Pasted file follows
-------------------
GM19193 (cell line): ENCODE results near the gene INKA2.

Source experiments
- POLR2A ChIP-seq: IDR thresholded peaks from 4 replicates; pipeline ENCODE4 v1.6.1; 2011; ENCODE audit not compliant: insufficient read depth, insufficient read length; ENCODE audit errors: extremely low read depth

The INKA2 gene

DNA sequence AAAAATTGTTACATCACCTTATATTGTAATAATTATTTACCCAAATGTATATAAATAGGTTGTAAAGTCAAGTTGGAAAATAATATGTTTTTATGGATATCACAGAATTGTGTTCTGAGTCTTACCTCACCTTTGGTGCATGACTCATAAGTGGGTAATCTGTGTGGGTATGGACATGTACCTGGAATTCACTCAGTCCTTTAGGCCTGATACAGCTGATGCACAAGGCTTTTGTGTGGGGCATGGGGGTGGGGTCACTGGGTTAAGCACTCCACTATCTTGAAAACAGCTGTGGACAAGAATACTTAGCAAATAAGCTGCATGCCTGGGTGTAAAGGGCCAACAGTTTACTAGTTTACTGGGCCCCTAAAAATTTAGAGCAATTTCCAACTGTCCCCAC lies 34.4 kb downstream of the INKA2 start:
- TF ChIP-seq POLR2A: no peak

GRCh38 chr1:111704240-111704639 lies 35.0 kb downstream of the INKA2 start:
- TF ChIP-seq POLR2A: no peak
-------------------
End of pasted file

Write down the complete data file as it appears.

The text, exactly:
GM19193 (cell line): ENCODE results near the gene INKA2.

Source experiments
- POLR2A ChIP-seq: IDR thresholded peaks from 4 replicates; pipeline ENCODE4 v1.6.1; 2011; ENCODE audit not compliant: insufficient read depth, insufficient read length; ENCODE audit errors: extremely low read depth

The INKA2 gene

DNA sequence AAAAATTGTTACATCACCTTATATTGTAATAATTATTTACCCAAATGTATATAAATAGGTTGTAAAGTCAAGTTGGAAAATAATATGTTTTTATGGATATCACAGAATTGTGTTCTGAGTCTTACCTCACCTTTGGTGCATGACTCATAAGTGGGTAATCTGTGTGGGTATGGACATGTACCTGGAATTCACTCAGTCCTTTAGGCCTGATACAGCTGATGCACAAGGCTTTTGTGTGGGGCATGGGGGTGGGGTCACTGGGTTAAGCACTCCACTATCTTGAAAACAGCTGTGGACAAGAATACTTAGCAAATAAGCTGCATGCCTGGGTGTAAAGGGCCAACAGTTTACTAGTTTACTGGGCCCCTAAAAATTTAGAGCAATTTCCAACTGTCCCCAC lies 34.4 kb downstream of the INKA2 start:
- TF ChIP-seq POLR2A: no peak

GRCh38 chr1:111704240-111704639 lies 35.0 kb downstream of the INKA2 start:
- TF ChIP-seq POLR2A: no peak